Academic Commons

Articles

Ambulatory function in spinal muscular atrophy: Age-related patterns of progression

Montes, Jacqueline; McDermott, Michael P.; Mirek, Elizabeth; Mazzone, Elena S.; Main, Marion; Glanzman, Allan M.; Duong, Tina; Young, Sally Dunaway; Salazar, Rachel; Pasternak, Amy; Gee, Richard; de Sanctis, Roberto; Coratti, Giorgia; Forcina, Nicola; Fanelli, Lavinia; Ramsey, Danielle; Milev, Evelin; Civitello, Matthew; Pane, Marika; Pera, Maria Carmela; Scoto, Mariacristina; Day, John W.; Tennekoon, Gihan; Finkel, Richard; Darras, Basil T.; Muntoni, Francesco; De Vivo, Darryl C.; Mercuri, Eugenio

Individuals with spinal muscular atrophy (SMA) type 3 are able to walk but they have weakness, gait impairments and fatigue. Our primary study objective was to examine longitudinal changes in the six-minute walk test (6MWT) and to evaluate whether age and SMA type 3 subtype are associated with decline in ambulatory function. Data from three prospective natural history studies were used. Seventy-three participants who performed the 6MWT more than once, at least 6 months apart, were included; follow-up ranged from 0.5–9 years. Only data from patients who completed the 6MWT were included. The mean age of the participants was 13.5 years (range 2.6–49.1), with 52 having disease onset before age 3 years (type 3A). At baseline, type 3A participants walked a shorter distance on average (257.1 m) than type 3B participants (390.2 m) (difference = 133.1 m, 95% confidence interval [CI] 71.8–194.3, p < 0.001). Distance walked was weakly associated with age (r = 0.25, p = 0.04). Linear mixed effects models were used to estimate the mean annual rate of change. The overall mean rate of change was -7.8 m/year (95% CI -13.6 –-2.0, p = 0.009) and this did not differ by subtype (type 3A: -8.5 m/year, type 3B: -6.6 m/year, p = 0.78), but it did differ by age group (< 6: 9.8 m/year; 6–10: -7.9 m/year; 11–19: -20.8 m/year; ≥ 20: -9.7 m/year; p = 0.005). Our results showed an overall decline on the 6MWT over time, but different trajectories were observed depending on age. Young ambulant SMA patients gain function but in adolescence, patients lose function. Future clinical trials in ambulant SMA patients should consider in their design the different trajectories of ambulatory function over time, based on age.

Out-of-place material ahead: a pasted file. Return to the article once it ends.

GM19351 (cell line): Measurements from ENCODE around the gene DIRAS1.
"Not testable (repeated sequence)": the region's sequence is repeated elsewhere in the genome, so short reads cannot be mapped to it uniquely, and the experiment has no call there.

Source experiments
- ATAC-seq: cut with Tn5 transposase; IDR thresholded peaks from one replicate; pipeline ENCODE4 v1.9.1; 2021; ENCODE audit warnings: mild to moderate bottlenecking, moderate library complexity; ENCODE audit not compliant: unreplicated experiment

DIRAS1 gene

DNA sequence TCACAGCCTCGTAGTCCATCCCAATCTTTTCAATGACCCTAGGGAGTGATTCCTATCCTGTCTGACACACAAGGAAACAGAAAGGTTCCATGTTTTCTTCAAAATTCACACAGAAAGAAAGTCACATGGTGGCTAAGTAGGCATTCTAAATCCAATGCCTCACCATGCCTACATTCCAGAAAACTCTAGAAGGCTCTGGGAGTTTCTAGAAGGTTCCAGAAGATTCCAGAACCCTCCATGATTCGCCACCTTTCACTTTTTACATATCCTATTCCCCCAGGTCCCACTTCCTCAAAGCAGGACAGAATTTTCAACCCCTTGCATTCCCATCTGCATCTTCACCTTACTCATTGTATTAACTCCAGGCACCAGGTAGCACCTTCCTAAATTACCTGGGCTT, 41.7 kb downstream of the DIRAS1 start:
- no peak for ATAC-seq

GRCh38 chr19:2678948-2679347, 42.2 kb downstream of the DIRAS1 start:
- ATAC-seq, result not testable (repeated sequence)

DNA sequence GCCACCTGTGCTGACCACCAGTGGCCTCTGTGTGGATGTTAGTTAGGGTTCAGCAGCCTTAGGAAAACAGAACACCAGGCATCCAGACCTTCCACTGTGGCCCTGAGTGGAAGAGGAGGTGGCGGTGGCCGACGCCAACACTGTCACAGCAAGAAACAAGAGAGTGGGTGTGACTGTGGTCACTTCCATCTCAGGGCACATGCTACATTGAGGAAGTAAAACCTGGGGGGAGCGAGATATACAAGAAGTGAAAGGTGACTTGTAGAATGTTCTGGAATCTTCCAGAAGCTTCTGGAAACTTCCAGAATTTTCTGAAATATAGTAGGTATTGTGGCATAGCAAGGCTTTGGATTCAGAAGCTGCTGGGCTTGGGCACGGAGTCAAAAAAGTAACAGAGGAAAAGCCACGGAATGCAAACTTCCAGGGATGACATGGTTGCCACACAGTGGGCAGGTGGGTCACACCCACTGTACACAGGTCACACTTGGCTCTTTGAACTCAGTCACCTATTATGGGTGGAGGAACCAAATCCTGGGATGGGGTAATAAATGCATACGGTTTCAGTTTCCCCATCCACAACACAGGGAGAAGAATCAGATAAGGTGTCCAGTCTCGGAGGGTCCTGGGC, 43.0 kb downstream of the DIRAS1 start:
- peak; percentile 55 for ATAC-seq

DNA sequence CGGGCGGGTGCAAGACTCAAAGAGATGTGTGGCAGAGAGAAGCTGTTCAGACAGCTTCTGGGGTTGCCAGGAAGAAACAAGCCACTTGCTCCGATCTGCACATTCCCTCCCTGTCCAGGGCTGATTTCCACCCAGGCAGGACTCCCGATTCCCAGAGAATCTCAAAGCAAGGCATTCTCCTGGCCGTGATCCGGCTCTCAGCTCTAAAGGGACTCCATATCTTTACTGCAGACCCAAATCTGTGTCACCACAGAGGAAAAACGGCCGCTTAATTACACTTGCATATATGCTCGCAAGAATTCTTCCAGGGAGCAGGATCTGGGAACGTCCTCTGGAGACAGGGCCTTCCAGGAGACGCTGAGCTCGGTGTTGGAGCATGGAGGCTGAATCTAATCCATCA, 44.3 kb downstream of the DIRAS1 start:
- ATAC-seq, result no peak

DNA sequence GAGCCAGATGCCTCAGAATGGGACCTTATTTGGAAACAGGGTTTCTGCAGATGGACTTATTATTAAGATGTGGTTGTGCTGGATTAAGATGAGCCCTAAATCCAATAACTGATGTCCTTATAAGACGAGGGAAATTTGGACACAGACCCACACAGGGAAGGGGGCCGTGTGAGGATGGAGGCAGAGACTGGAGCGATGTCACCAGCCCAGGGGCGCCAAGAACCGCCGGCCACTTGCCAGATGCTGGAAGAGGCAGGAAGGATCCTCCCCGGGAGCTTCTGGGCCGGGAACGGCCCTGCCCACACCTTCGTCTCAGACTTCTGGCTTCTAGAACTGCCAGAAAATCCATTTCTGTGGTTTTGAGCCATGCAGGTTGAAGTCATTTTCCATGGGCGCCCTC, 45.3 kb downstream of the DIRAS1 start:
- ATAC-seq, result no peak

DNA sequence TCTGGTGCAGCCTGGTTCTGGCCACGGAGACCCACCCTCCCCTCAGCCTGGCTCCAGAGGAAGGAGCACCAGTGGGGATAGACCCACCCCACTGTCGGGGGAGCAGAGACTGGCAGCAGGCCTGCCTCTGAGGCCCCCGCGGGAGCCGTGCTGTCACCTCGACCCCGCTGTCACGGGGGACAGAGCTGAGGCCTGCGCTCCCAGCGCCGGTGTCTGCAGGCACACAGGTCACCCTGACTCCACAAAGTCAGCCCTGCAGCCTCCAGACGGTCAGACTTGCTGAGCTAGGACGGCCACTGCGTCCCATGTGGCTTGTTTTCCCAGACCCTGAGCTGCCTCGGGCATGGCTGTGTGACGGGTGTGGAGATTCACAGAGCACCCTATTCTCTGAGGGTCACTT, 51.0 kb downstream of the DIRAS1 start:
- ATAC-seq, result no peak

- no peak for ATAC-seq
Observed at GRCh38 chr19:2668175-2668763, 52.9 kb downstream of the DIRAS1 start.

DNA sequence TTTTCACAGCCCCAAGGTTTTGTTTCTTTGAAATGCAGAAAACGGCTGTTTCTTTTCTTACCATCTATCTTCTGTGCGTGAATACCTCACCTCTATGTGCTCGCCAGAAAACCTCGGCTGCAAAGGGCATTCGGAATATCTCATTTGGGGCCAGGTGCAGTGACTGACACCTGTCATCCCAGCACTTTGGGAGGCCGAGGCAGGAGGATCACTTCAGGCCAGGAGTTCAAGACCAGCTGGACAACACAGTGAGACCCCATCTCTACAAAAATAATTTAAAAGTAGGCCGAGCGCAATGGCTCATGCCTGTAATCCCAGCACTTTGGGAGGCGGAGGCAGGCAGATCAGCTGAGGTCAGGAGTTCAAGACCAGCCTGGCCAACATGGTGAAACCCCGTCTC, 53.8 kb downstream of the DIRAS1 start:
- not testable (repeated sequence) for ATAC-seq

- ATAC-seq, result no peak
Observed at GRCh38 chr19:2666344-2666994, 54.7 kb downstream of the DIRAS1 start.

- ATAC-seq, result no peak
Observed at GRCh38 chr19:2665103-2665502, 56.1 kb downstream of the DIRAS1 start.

Files

Also Published In

More About This Work

Academic Units
Neurology
Rehabilitation and Regenerative Medicine
Published Here
September 17, 2018
Academic Commons provides global access to research and scholarship produced at Columbia University, Barnard College, Teachers College, Union Theological Seminary and Jewish Theological Seminary. Academic Commons is managed by the Columbia University Libraries.